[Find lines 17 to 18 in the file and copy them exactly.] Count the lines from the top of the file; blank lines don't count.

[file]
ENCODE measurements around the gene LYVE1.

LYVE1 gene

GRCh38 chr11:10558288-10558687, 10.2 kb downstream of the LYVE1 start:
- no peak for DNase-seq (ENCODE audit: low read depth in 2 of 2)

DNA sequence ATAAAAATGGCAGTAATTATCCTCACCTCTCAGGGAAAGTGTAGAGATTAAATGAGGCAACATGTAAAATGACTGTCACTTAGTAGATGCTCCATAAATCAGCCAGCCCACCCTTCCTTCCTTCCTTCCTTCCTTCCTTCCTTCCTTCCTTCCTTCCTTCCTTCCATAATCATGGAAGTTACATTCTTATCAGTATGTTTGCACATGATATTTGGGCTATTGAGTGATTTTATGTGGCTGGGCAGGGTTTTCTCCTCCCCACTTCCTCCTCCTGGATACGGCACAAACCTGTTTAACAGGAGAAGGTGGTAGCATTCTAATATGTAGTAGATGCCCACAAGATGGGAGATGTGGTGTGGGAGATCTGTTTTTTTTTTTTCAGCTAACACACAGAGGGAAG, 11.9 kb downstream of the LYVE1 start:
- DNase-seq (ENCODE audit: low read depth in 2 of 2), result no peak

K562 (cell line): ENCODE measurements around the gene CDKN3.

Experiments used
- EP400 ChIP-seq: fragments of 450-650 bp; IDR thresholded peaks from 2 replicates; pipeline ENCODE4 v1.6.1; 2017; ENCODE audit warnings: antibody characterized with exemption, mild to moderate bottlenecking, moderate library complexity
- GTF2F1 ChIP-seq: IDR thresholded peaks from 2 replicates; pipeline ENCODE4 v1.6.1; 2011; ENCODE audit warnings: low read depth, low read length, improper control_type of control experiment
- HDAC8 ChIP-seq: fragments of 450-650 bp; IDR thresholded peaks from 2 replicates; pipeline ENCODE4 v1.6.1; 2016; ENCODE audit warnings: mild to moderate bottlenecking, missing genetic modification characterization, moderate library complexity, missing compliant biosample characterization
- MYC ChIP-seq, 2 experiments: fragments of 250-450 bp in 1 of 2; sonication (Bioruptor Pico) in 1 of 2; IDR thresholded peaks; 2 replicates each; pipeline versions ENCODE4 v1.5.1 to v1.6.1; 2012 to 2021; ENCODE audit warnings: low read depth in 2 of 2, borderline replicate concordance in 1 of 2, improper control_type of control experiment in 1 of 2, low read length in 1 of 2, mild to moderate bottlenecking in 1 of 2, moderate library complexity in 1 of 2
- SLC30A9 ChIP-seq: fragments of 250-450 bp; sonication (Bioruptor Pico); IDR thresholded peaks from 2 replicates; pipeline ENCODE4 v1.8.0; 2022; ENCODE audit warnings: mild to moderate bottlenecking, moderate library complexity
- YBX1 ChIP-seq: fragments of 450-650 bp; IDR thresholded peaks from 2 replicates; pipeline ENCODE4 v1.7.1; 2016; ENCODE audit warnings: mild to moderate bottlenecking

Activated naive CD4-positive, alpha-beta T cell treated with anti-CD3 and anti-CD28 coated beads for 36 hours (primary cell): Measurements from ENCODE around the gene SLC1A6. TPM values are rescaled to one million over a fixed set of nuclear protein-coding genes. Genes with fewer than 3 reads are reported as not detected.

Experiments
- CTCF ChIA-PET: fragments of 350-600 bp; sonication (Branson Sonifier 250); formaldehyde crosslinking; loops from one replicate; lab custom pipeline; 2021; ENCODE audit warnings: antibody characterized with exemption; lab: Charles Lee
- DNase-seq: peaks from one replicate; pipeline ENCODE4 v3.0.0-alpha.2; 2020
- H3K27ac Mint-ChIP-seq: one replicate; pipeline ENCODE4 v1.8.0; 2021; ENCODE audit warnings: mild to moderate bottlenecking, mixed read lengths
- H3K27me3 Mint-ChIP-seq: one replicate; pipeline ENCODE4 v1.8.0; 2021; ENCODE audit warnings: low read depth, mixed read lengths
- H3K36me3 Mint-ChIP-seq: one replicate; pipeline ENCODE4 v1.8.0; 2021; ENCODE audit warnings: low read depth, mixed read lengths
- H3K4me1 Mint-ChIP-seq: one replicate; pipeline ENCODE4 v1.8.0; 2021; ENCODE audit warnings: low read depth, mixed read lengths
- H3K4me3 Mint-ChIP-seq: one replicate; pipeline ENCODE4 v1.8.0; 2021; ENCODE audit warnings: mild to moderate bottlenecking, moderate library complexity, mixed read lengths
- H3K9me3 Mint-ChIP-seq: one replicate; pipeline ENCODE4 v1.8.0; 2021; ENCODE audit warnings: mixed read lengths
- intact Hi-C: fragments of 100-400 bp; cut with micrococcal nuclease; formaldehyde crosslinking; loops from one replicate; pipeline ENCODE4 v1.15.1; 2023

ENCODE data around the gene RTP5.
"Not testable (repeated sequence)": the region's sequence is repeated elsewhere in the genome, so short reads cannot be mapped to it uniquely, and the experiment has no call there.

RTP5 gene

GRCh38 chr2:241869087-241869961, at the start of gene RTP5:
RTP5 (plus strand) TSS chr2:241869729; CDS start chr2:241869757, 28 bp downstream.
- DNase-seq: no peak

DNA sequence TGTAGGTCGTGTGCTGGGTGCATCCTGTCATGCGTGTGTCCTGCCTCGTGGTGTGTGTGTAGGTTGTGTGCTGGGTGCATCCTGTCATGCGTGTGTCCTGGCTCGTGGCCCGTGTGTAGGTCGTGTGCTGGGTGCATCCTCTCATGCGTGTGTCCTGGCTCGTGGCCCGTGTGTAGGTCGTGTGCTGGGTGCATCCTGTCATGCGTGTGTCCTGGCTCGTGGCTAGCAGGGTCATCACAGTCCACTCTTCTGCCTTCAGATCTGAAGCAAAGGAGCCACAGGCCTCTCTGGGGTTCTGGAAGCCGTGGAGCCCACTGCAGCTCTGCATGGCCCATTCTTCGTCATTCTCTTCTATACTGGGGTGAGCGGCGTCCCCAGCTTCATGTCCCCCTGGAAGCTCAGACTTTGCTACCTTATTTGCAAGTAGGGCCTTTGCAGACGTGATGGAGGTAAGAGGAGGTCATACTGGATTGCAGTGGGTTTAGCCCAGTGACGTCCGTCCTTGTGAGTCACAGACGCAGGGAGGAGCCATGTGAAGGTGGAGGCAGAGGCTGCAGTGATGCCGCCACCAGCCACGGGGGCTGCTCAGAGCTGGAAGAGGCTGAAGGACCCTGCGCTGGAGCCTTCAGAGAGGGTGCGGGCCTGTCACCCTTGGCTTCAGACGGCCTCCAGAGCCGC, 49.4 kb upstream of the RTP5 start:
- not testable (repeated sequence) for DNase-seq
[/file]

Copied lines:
- CTCF ChIA-PET: fragments of 350-600 bp; sonication (Branson Sonifier 250); formaldehyde crosslinking; loops from one replicate; lab custom pipeline; 2021; ENCODE audit warnings: antibody characterized with exemption; lab: Charles Lee
- DNase-seq: peaks from one replicate; pipeline ENCODE4 v3.0.0-alpha.2; 2020